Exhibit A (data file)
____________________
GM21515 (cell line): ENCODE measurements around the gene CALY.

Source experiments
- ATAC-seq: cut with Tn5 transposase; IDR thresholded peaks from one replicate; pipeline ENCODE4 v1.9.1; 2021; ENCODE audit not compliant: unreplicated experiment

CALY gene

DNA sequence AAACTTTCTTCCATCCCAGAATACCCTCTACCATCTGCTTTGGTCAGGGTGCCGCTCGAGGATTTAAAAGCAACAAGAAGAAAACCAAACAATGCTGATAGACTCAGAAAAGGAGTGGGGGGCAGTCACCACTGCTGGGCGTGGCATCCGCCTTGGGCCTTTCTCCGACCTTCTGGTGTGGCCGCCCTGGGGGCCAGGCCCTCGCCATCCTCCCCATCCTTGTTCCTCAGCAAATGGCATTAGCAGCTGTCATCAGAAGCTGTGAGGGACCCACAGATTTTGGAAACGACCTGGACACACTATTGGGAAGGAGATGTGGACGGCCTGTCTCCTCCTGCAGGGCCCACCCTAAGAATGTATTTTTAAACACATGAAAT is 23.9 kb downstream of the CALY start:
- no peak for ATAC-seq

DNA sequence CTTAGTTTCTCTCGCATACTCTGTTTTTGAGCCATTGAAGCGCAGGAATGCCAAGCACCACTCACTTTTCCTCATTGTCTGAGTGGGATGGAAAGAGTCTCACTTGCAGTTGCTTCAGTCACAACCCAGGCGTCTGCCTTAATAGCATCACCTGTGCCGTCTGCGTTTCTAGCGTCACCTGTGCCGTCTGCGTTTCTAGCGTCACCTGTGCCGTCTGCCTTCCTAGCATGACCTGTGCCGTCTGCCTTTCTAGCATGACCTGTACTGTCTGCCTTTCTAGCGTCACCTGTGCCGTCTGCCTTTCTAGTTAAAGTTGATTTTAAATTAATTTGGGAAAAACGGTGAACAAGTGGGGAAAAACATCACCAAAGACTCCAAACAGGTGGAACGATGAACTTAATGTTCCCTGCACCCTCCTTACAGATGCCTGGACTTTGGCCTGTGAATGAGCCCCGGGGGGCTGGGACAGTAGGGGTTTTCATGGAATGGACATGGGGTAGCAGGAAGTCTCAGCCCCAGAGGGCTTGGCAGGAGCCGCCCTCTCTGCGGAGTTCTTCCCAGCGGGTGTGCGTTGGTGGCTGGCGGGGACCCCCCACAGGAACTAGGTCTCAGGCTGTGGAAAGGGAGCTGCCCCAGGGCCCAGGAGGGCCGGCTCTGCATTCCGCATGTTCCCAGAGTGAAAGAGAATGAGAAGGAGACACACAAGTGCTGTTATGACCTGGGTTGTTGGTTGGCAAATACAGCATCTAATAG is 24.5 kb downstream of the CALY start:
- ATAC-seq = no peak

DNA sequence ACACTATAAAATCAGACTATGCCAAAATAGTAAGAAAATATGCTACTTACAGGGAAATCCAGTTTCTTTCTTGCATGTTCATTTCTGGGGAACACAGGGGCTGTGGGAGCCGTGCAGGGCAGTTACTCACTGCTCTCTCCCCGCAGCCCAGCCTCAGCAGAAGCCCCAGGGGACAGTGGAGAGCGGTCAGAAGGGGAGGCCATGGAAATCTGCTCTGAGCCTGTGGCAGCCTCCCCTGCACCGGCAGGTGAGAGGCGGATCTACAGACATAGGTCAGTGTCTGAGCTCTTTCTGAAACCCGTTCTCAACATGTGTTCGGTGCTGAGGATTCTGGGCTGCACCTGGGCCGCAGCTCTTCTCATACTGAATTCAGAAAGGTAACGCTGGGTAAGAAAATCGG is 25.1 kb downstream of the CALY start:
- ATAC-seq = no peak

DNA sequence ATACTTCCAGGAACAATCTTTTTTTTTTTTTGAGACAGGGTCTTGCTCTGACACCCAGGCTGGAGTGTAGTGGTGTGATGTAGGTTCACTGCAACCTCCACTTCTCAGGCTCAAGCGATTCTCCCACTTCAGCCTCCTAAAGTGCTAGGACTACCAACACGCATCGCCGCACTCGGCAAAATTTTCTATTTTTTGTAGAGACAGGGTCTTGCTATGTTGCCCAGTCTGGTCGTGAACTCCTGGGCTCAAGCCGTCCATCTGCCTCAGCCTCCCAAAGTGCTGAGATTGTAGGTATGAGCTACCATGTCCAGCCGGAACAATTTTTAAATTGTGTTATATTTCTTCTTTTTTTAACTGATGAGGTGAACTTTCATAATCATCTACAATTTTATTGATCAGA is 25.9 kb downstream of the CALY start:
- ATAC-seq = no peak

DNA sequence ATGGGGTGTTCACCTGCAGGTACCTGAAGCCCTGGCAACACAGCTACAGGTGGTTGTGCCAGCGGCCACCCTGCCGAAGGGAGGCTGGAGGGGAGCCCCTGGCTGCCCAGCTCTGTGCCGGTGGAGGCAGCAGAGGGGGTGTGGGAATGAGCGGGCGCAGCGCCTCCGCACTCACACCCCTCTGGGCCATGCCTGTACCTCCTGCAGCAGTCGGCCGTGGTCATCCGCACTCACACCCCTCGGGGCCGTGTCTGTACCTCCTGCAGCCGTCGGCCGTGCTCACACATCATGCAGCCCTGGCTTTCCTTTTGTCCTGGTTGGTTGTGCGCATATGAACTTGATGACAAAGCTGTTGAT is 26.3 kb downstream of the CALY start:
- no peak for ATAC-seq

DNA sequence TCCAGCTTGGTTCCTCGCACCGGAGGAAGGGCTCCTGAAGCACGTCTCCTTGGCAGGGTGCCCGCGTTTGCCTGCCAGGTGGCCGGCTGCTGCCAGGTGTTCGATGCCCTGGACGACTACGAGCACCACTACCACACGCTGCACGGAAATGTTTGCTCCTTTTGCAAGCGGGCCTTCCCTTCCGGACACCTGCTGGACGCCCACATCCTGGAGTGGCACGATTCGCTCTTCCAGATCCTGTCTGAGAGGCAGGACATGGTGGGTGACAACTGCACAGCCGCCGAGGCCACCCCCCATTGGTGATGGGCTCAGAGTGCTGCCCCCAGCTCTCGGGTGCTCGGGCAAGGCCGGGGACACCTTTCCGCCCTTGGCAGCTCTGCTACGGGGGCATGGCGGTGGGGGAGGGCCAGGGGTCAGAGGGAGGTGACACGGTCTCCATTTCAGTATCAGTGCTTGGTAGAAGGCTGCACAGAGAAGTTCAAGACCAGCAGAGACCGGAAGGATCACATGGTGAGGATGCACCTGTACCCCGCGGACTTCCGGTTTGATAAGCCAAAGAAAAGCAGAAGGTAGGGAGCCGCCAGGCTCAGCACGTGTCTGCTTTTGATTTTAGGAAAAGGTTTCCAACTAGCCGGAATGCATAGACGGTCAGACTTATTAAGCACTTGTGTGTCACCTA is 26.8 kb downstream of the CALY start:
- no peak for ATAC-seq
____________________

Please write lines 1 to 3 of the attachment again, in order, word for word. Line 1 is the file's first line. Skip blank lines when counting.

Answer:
GM21515 (cell line): ENCODE measurements around the gene CALY.

Source experiments
- ATAC-seq: cut with Tn5 transposase; IDR thresholded peaks from one replicate; pipeline ENCODE4 v1.9.1; 2021; ENCODE audit not compliant: unreplicated experiment